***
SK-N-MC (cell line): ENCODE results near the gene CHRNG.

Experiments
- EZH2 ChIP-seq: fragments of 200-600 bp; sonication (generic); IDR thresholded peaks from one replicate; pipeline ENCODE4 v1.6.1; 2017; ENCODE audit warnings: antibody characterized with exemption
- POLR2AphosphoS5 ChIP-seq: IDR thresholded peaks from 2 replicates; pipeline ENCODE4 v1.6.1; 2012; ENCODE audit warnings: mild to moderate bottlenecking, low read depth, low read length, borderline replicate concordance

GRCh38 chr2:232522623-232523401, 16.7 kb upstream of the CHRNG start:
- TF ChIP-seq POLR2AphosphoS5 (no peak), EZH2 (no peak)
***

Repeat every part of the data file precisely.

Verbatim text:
SK-N-MC (cell line): ENCODE results near the gene CHRNG.

Experiments
- EZH2 ChIP-seq: fragments of 200-600 bp; sonication (generic); IDR thresholded peaks from one replicate; pipeline ENCODE4 v1.6.1; 2017; ENCODE audit warnings: antibody characterized with exemption
- POLR2AphosphoS5 ChIP-seq: IDR thresholded peaks from 2 replicates; pipeline ENCODE4 v1.6.1; 2012; ENCODE audit warnings: mild to moderate bottlenecking, low read depth, low read length, borderline replicate concordance

GRCh38 chr2:232522623-232523401, 16.7 kb upstream of the CHRNG start:
- TF ChIP-seq POLR2AphosphoS5 (no peak), EZH2 (no peak)